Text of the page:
What is state failure? See my conceptualisation of state failure on the right flank below.

Monday, January 4, 2010

On Yemen-related affairs, back from holiday

I went off-line for the last couple of days. Then, when I returned, I looked first to find out about Yemen-related developments. Gordon Brown is advocating a big summit meeting about Yemen, probably to give Yemenis and others in the broader Middle East and the Arab world the impression that big global summits with lots of behind-doors meetings and conspiracies of wishful thinkers are in fact governing their countries. As to the Obama administration's reaction: "Washington this year will more than double the $67 million in counterterrorism aid that it provided Yemen in 2009." That money is largely for equipment and financial assistance to CT-related tasks, besides the Pentagon's own so-called 1206 funds, to a country that supposedly would pay for this itself if it would be such a pressing problem for them. The central, rampant belief around Washington is firmly held in what I sometimes call the dual concept of aided attention (DUCAAT): this theory posits on the one hand that other governments ought to be given money to pay attention to problems, and, on the other hand, that if more money is given to these governments to pay attention to said problems the attention they pay "in return" will also grow, in a linear relationship. In other words, really crazy global governance continues (though I have to say my worst fears, while away, were that somebody might have cooked up plans for a larger-scale training mission to rebuild Yemeni security forces).
The interesting thing is that all this is justified with regards to Yemen, because someone from Nigeria, possibly with a helper of "Indian" appearance, tried to bomb an airplane. Eyewitnesses are saying that the helper was there, possibly even in Detroit, where US Customs and Border Protection may have detained him; while the Dutch counterterrorist agency is claiming that they are either all wrong or lied as "their investigation 'into Abdulmutallab's passport pokes holes in the theory that the alleged bomber had help evading security.' "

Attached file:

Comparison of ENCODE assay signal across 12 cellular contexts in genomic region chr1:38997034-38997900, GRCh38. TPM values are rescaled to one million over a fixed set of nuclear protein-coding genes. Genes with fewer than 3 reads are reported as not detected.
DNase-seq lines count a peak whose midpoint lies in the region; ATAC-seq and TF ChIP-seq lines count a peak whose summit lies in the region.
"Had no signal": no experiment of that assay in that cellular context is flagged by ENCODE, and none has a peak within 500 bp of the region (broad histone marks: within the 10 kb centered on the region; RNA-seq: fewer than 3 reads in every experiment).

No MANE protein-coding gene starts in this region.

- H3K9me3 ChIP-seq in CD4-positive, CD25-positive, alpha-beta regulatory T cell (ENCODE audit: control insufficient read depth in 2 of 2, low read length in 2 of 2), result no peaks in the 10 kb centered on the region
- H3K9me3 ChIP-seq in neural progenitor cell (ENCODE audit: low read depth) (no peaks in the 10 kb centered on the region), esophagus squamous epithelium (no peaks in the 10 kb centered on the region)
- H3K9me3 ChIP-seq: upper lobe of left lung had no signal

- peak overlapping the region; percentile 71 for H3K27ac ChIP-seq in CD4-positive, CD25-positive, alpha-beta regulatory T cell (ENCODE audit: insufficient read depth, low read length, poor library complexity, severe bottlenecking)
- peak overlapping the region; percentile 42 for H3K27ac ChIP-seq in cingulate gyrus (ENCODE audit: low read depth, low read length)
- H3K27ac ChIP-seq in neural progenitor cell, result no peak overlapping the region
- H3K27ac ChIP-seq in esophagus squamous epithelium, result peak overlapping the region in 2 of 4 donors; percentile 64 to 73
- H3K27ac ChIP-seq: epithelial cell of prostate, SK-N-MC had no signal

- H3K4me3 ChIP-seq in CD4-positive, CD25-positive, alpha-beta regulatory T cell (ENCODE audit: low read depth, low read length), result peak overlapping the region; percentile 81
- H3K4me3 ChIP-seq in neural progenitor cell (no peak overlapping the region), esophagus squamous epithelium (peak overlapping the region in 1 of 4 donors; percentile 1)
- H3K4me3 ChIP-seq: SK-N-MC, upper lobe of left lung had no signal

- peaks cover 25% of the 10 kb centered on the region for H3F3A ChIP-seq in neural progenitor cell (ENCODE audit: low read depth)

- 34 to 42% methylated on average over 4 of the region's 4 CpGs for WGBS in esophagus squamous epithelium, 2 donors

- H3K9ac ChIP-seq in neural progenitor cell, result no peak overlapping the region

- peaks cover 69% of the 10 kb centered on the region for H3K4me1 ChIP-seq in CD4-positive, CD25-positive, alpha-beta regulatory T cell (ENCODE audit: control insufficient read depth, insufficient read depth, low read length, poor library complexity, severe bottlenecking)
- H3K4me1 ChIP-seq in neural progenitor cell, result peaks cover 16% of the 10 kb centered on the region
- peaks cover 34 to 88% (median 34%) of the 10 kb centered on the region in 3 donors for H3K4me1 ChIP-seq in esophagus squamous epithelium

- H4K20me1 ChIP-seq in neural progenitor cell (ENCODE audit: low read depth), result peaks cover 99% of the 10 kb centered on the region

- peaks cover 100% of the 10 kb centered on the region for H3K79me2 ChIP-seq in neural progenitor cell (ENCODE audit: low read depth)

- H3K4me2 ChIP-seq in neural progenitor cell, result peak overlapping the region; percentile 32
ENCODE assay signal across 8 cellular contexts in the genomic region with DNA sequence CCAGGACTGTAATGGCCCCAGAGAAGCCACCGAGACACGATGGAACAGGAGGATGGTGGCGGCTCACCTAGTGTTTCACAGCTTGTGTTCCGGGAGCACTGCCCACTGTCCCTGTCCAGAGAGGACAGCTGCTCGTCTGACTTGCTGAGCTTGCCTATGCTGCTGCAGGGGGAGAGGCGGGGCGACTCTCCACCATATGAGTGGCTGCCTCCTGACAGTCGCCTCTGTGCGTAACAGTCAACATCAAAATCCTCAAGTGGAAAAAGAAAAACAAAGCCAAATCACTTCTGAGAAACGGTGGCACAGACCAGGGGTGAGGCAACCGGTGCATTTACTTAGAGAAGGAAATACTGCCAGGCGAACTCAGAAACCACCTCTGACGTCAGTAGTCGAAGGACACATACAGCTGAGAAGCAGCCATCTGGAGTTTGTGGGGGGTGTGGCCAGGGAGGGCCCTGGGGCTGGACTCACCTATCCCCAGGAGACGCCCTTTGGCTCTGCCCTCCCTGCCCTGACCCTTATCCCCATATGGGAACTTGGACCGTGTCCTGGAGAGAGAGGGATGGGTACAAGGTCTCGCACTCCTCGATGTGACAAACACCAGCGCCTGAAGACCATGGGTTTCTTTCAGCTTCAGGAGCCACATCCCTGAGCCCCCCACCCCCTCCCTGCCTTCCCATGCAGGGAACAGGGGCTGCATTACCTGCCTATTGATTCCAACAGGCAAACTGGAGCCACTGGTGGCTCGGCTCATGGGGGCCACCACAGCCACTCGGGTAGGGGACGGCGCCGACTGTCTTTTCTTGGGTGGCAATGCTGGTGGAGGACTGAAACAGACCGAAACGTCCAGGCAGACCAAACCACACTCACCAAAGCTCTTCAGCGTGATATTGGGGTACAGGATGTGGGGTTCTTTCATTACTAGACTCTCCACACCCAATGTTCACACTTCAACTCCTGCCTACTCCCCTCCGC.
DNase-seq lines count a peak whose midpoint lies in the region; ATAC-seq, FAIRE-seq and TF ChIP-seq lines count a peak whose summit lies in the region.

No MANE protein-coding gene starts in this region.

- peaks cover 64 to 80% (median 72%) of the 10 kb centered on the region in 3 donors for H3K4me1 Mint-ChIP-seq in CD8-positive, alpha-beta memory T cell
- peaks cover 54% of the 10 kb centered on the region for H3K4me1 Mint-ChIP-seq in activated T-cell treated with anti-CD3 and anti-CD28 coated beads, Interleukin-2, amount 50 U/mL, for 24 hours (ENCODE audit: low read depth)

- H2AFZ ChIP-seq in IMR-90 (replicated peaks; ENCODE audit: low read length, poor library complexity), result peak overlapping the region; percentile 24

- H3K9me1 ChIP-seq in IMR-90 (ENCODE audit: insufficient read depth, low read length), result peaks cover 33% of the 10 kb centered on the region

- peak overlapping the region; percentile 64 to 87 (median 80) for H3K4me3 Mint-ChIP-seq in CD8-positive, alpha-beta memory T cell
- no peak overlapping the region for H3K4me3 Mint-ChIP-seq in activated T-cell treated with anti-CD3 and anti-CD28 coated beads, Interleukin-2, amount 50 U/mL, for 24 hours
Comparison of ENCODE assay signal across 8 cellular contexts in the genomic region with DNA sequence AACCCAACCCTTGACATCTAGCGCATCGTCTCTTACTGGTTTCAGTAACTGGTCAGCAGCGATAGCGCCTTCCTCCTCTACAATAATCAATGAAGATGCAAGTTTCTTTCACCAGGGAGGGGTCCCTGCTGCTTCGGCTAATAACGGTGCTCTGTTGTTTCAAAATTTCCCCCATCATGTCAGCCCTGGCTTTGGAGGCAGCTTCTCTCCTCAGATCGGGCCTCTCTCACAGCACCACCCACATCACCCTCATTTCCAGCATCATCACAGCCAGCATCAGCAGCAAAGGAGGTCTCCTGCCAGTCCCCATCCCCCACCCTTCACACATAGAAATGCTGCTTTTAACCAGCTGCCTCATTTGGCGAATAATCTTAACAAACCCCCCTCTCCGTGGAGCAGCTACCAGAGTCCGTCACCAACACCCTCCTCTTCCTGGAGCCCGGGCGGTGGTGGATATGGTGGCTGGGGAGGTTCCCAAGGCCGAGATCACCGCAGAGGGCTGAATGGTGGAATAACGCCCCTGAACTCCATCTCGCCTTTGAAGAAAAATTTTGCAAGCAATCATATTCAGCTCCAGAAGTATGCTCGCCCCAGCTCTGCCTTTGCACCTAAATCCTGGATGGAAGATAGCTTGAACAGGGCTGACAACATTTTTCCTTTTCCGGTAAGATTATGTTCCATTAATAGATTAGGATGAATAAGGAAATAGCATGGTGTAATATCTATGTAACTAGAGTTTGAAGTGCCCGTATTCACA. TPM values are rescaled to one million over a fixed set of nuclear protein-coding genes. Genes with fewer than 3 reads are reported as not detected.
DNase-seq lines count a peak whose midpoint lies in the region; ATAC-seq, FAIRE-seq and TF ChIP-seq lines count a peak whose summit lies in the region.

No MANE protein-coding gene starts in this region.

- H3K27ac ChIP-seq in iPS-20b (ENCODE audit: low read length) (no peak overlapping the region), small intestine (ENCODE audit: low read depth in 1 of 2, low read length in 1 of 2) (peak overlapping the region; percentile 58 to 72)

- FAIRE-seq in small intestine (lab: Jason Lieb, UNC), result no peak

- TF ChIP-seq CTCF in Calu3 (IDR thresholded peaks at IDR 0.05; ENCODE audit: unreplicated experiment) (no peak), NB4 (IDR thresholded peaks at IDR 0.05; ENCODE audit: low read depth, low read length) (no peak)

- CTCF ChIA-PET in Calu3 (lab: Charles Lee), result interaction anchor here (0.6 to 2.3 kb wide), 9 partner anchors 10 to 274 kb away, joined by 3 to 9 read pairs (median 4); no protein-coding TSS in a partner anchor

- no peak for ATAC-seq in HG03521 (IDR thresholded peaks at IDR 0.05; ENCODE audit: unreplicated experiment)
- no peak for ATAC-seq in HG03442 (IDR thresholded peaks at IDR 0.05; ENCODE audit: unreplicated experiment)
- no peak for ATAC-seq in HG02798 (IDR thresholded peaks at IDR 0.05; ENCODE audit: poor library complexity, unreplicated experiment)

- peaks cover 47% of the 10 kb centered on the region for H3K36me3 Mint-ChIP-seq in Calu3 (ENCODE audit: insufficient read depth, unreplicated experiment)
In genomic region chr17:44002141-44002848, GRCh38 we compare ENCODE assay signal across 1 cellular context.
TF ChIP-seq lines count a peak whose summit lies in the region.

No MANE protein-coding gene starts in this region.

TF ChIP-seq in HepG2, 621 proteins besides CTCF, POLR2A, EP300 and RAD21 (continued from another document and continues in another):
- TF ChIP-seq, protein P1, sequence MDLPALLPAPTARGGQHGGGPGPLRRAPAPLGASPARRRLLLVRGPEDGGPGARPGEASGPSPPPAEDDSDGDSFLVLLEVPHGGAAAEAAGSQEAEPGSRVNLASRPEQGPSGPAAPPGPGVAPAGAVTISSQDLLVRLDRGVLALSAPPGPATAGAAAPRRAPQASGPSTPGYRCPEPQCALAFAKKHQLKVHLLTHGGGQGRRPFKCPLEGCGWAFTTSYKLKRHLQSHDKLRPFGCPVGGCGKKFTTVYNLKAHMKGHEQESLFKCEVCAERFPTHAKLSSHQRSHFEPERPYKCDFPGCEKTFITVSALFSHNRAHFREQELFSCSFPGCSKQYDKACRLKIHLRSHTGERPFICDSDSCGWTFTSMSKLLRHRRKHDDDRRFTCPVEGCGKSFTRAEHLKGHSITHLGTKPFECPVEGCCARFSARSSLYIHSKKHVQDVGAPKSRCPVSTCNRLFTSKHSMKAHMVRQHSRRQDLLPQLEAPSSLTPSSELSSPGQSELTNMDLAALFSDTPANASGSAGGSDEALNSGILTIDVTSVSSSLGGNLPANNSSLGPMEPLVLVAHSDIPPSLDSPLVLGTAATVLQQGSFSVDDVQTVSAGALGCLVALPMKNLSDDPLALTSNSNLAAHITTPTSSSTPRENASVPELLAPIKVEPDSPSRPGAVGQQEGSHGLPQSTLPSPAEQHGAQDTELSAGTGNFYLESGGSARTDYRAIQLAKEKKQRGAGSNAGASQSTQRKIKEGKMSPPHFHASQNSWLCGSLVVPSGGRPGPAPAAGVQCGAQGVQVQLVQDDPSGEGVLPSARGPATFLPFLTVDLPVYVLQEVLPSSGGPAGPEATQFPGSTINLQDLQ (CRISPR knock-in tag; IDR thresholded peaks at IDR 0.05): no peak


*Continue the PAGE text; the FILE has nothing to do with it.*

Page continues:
One would like to see a bit clearer before diving into strategising over what to do with Yemen, right? Well, not exactly. Of course the argument could be made that something different should be done about Yemen in any case. But not on the basis of the Detroit plot for now. And not (or not only) along the lines of DUCAAT, because that is not really different from what we have had before.
Update: as far as the seeing clearer about Detroit part is concerned, in this eyewitness account one of the passangers on board that plane to Detroit states that there was a man detained in Detroit, but probably not the man of Indian appearance who was seen in Amsterdam by the Haskells. The man statedly detained in Detroit was apparently of Middle Eastern origin. I found the video via Kurt Haskell's post at his wife's blog. That crowdsourcing and social media ecosystem blabla notwithstanding, information is still very slow to emerge about this case which still looks interesting enough to me to warrant some inspired reporting and analysis.
As far as the question of what to do WRT Yemen beyond (and possibly instead of) DUCAAT: here is Gregory D. Johnsen's take as a list of five basic recommendations from December 31 - including challenging ones, e.g. that U.S. diplomats should not abstain from a khat chew every now and then, rejecting Yemenese khat as a matter of (stupid) principle; I say this is a challenge given that Western embassies are instead busy closing by now.
Update (January 6) About Detroit, Reuters reports: "Some of the passengers on the plane had said they saw him (Umar Farouk Abdulmutallab - P.M.) accompanied at the gate in Amsterdam by an older, well-dressed Indian or Pakistani man. But the review of more than 200 hours of video showed no one with him, the officials said."

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